Pianists have it easy. They couldn't play out of tune if they tried. When I was "taking" violin from Mrs. Zacharias back in the '40s [the 1940's, that is], I had the odd notion that playing in tune was like having naturally curly hair -- something you were born with. It was not until half a century later, when I was studying the viola seriously with Delores Thayer, that I discovered one could listen to oneself and adjust the finger on the string to approach closer to being in tune. It was a revelation. But the real source of the string player's resentment of pianists is doublestops.
A doublestop is the playing of two notes at the same time. On the piano, this is child's play -- literally. Chopsticks, that standard of childhood, is just a series of double stops, the two notes played with the two forefingers. Anyone can do it, and it even sounds sort of nice. On the viola, matters are entirely different. The notes of a doublestop are played on two different strings by two fingers of the left hand, the bow being drawn over both strings at once, to produce a chord. This is a very great deal harder than it looks. After all, it takes several years of serious work just to make a sound on the viola that does not drive everyone else out of the room. A scale is a triumph. As a boy, I was completely intimidated by doublestops and rarely attempted them. But Delores Thayer, or Loree, as she is called, was having none of that, and put me through an entire book of exercises devoted to doublestops. As a consequence, I have reached the point at which I can, in the course of playing a line of music, actually include the occasional doublestop without blanching or causing others to cringe.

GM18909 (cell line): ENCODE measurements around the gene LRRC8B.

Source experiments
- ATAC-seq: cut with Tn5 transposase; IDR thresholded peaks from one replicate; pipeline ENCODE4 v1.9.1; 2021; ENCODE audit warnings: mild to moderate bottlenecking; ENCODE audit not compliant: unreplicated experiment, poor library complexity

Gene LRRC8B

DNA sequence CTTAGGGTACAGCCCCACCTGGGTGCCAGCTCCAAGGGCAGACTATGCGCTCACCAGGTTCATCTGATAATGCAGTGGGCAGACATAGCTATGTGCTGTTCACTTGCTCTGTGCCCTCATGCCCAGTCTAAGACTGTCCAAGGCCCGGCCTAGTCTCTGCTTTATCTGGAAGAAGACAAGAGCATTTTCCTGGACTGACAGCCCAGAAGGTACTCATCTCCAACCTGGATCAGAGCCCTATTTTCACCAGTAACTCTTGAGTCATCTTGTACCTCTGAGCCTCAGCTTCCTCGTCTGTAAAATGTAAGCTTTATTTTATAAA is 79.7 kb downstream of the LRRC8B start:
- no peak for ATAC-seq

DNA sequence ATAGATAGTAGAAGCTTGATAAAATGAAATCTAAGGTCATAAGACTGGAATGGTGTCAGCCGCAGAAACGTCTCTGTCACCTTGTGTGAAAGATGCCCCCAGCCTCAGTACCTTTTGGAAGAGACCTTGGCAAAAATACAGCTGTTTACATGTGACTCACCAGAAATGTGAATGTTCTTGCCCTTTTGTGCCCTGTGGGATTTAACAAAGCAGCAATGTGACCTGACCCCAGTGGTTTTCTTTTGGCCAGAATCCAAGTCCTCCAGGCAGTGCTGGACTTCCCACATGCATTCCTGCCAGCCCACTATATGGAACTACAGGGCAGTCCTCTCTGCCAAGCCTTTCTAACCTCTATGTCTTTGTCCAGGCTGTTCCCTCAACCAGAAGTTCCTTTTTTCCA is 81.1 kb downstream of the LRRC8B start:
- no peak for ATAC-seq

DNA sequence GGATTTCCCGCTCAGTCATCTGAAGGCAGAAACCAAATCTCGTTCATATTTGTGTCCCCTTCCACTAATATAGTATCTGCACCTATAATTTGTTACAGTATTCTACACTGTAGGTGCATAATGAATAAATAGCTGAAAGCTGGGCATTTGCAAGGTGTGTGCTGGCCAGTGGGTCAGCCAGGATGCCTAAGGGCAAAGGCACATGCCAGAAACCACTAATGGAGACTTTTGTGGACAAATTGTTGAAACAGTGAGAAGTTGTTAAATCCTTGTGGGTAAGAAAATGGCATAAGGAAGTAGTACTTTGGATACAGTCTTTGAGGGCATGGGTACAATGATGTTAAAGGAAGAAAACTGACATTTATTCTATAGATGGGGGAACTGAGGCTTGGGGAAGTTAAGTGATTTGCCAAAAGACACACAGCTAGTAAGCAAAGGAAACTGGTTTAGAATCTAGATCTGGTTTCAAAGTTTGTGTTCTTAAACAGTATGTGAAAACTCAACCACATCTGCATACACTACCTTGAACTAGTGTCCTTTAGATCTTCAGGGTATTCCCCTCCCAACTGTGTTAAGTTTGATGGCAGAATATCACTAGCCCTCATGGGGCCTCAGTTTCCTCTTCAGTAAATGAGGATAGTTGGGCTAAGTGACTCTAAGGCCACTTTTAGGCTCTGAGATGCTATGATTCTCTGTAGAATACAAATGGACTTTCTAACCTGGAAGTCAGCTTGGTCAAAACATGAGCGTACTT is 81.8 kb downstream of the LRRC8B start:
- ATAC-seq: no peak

Which brings me to the Andante Cantabile of Mozart's beautiful violin/viola duet, K 424, which I am currently practicing in preparation for a session with a local amateur violinist on Monday. The first two movements have a number of manageable doublestops, but the viola part of the third movement, the Andante Cantabile, is six lines long, five lines of which are nothing but doublestops! On my beautiful viola, these have a rich, sonorous sound, if I can play them! But it is stretching my abilities to the limit to get through the movement at all, and doing so in a manner that provides the beautiful underpinning for the violin's obligati is the hardest damned thing I have ever attempted.
Molzart played the viola, and I am sure such things posed no problem for him at all. He probably played the movement holding the viola upside down as a parlor trick, at least if Amadeus can be relied upon.